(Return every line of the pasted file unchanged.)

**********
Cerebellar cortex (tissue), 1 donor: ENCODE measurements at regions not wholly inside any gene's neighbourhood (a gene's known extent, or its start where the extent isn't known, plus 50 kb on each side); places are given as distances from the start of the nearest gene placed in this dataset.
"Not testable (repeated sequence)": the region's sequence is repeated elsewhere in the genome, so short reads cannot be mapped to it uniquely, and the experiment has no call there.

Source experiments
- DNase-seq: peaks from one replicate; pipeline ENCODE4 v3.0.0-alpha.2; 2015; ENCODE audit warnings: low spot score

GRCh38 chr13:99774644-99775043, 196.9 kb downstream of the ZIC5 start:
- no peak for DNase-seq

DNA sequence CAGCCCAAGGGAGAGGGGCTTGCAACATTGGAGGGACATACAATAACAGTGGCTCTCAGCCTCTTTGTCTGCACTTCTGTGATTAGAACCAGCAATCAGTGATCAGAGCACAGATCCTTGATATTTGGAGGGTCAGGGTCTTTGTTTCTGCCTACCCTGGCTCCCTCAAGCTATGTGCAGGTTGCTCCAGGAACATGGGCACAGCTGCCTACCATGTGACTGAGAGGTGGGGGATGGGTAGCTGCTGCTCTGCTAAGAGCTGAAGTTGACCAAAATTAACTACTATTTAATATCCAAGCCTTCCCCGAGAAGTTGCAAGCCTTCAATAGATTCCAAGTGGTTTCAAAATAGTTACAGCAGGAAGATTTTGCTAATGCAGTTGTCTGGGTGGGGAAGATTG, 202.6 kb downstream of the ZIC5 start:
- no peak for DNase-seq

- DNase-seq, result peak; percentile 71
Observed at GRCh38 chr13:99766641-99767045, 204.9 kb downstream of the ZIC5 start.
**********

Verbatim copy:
Cerebellar cortex (tissue), 1 donor: ENCODE measurements at regions not wholly inside any gene's neighbourhood (a gene's known extent, or its start where the extent isn't known, plus 50 kb on each side); places are given as distances from the start of the nearest gene placed in this dataset.
"Not testable (repeated sequence)": the region's sequence is repeated elsewhere in the genome, so short reads cannot be mapped to it uniquely, and the experiment has no call there.

Source experiments
- DNase-seq: peaks from one replicate; pipeline ENCODE4 v3.0.0-alpha.2; 2015; ENCODE audit warnings: low spot score

GRCh38 chr13:99774644-99775043, 196.9 kb downstream of the ZIC5 start:
- no peak for DNase-seq

DNA sequence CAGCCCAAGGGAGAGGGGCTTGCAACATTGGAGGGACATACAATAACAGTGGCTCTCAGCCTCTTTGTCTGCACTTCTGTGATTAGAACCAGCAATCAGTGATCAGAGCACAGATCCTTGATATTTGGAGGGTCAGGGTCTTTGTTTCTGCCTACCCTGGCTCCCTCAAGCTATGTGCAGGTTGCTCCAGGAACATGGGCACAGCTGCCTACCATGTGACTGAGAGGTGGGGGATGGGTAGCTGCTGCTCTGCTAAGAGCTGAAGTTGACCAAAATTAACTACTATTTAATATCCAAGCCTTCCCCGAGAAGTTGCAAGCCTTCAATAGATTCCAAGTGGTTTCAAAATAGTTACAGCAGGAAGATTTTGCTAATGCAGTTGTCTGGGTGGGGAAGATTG, 202.6 kb downstream of the ZIC5 start:
- no peak for DNase-seq

- DNase-seq, result peak; percentile 71
Observed at GRCh38 chr13:99766641-99767045, 204.9 kb downstream of the ZIC5 start.